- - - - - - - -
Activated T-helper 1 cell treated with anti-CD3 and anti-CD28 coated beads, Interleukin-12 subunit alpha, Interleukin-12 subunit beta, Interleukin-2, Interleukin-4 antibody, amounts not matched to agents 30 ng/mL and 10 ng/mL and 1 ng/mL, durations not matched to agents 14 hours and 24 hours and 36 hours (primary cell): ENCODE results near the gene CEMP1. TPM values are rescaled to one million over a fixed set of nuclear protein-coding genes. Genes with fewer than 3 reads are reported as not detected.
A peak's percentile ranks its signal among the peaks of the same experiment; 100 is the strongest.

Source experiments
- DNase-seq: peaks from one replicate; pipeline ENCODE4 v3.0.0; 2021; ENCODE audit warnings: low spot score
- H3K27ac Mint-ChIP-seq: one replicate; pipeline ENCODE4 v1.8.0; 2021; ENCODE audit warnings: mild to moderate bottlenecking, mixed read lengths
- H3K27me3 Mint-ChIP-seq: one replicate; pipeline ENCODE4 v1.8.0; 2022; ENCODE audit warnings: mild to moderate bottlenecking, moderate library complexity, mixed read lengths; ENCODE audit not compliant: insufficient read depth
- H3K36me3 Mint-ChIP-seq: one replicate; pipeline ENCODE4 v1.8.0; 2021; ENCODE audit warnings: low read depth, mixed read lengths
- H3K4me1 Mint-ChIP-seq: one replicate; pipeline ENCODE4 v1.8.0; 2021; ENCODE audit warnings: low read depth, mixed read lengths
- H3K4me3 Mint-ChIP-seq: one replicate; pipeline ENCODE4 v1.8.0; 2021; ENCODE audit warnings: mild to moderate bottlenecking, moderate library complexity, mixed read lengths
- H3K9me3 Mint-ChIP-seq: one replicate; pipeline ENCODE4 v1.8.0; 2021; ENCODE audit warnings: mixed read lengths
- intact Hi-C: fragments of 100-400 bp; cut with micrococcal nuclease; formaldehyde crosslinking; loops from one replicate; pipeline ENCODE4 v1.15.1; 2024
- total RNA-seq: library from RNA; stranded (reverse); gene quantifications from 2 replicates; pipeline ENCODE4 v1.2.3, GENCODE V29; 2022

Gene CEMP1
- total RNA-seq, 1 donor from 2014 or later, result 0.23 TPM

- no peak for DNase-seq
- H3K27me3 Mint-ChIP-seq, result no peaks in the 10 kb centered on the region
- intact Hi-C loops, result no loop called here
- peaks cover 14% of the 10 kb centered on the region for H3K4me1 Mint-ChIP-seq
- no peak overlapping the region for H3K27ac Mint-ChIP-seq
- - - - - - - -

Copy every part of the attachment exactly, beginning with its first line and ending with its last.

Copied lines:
Activated T-helper 1 cell treated with anti-CD3 and anti-CD28 coated beads, Interleukin-12 subunit alpha, Interleukin-12 subunit beta, Interleukin-2, Interleukin-4 antibody, amounts not matched to agents 30 ng/mL and 10 ng/mL and 1 ng/mL, durations not matched to agents 14 hours and 24 hours and 36 hours (primary cell): ENCODE results near the gene CEMP1. TPM values are rescaled to one million over a fixed set of nuclear protein-coding genes. Genes with fewer than 3 reads are reported as not detected.
A peak's percentile ranks its signal among the peaks of the same experiment; 100 is the strongest.

Source experiments
- DNase-seq: peaks from one replicate; pipeline ENCODE4 v3.0.0; 2021; ENCODE audit warnings: low spot score
- H3K27ac Mint-ChIP-seq: one replicate; pipeline ENCODE4 v1.8.0; 2021; ENCODE audit warnings: mild to moderate bottlenecking, mixed read lengths
- H3K27me3 Mint-ChIP-seq: one replicate; pipeline ENCODE4 v1.8.0; 2022; ENCODE audit warnings: mild to moderate bottlenecking, moderate library complexity, mixed read lengths; ENCODE audit not compliant: insufficient read depth
- H3K36me3 Mint-ChIP-seq: one replicate; pipeline ENCODE4 v1.8.0; 2021; ENCODE audit warnings: low read depth, mixed read lengths
- H3K4me1 Mint-ChIP-seq: one replicate; pipeline ENCODE4 v1.8.0; 2021; ENCODE audit warnings: low read depth, mixed read lengths
- H3K4me3 Mint-ChIP-seq: one replicate; pipeline ENCODE4 v1.8.0; 2021; ENCODE audit warnings: mild to moderate bottlenecking, moderate library complexity, mixed read lengths
- H3K9me3 Mint-ChIP-seq: one replicate; pipeline ENCODE4 v1.8.0; 2021; ENCODE audit warnings: mixed read lengths
- intact Hi-C: fragments of 100-400 bp; cut with micrococcal nuclease; formaldehyde crosslinking; loops from one replicate; pipeline ENCODE4 v1.15.1; 2024
- total RNA-seq: library from RNA; stranded (reverse); gene quantifications from 2 replicates; pipeline ENCODE4 v1.2.3, GENCODE V29; 2022

Gene CEMP1
- total RNA-seq, 1 donor from 2014 or later, result 0.23 TPM

- no peak for DNase-seq
- H3K27me3 Mint-ChIP-seq, result no peaks in the 10 kb centered on the region
- intact Hi-C loops, result no loop called here
- peaks cover 14% of the 10 kb centered on the region for H3K4me1 Mint-ChIP-seq
- no peak overlapping the region for H3K27ac Mint-ChIP-seq